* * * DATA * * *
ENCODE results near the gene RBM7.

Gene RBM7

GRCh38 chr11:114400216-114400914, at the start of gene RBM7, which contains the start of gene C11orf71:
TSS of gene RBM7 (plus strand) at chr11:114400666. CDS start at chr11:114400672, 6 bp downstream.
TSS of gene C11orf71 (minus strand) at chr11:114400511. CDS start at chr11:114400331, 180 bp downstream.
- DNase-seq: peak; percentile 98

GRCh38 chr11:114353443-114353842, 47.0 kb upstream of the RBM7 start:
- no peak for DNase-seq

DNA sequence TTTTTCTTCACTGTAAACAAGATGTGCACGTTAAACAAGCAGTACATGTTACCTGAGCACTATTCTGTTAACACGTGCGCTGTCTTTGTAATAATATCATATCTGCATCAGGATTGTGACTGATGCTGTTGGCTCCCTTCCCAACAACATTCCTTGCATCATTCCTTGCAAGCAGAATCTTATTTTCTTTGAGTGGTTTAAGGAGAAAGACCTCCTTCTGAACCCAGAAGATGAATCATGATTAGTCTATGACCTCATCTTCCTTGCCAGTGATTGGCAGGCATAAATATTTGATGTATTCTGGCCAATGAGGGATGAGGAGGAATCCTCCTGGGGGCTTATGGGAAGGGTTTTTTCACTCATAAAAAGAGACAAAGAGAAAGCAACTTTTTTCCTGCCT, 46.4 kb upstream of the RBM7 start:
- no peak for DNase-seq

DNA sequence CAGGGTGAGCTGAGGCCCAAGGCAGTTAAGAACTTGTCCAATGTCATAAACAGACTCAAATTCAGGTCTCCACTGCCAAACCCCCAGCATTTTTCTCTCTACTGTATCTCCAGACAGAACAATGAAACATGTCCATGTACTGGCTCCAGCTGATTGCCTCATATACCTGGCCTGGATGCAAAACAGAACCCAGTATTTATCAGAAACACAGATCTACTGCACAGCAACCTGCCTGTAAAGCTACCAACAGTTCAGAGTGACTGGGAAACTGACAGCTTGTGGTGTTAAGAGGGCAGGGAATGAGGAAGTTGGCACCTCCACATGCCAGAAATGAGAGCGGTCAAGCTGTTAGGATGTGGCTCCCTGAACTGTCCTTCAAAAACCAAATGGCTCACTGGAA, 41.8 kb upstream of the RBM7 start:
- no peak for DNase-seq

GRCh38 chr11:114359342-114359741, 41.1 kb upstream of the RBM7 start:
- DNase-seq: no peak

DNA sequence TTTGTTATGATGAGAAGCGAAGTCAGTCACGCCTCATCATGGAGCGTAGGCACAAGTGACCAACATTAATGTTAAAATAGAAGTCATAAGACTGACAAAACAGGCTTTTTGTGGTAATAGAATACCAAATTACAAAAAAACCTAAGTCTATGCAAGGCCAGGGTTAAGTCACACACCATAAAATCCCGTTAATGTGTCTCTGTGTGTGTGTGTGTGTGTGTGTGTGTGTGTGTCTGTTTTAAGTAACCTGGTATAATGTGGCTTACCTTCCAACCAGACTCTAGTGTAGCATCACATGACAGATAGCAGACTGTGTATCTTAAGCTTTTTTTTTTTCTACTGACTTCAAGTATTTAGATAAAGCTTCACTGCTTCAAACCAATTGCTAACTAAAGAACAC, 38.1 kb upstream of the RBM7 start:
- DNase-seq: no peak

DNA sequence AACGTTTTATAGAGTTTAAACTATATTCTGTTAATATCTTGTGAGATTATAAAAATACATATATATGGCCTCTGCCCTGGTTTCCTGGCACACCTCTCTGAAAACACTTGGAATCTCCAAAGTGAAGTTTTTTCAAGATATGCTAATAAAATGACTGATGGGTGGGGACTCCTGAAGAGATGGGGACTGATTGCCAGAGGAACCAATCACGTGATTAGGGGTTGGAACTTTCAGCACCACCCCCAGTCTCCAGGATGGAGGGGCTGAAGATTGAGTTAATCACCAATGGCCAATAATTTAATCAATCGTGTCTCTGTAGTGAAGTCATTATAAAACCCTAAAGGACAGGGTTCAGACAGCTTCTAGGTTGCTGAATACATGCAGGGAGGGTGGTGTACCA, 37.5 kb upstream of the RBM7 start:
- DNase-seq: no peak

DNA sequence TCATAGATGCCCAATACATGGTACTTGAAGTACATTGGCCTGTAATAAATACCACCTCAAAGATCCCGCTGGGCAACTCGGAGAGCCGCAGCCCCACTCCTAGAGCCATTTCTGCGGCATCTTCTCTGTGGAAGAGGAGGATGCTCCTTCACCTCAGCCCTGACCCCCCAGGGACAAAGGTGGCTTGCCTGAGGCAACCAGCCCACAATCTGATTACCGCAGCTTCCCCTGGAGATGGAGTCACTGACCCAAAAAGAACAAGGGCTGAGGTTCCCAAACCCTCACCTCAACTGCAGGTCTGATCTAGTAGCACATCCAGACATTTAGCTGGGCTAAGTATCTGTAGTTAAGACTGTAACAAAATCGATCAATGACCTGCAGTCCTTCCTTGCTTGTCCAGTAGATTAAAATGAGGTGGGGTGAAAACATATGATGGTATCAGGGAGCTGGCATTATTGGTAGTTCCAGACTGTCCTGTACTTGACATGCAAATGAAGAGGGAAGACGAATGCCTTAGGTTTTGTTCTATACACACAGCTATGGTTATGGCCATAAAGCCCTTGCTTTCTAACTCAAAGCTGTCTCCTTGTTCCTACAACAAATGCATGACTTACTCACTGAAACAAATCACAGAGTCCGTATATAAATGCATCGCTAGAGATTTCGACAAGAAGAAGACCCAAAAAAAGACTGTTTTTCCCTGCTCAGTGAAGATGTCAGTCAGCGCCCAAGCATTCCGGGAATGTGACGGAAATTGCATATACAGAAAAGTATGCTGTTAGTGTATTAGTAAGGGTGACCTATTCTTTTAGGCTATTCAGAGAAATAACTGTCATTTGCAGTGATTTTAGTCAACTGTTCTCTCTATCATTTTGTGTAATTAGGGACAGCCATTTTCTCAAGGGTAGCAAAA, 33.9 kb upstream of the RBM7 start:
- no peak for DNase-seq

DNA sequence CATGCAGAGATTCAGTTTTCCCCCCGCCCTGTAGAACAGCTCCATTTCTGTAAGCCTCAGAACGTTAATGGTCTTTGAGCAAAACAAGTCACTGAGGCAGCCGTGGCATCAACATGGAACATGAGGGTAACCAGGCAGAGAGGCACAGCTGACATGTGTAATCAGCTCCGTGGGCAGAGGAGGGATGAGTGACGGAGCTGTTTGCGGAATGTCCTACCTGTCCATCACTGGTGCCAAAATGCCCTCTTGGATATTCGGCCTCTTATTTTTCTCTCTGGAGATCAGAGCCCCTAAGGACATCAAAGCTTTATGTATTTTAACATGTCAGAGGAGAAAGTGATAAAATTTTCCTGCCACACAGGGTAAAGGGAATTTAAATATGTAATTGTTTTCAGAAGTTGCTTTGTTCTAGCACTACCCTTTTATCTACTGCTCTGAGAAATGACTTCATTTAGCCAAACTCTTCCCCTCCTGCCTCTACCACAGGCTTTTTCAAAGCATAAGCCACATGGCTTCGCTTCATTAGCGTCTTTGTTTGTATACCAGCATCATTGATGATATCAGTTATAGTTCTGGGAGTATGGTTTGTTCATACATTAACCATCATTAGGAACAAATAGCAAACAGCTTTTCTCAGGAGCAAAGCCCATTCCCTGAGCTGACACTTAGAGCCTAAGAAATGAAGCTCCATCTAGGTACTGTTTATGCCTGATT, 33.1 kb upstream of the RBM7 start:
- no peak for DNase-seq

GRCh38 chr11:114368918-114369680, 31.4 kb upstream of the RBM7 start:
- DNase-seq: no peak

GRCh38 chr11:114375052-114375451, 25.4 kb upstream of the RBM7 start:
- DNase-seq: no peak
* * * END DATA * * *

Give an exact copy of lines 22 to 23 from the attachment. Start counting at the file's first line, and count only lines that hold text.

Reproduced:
- no peak for DNase-seq

GRCh38 chr11:114368918-114369680, 31.4 kb upstream of the RBM7 start: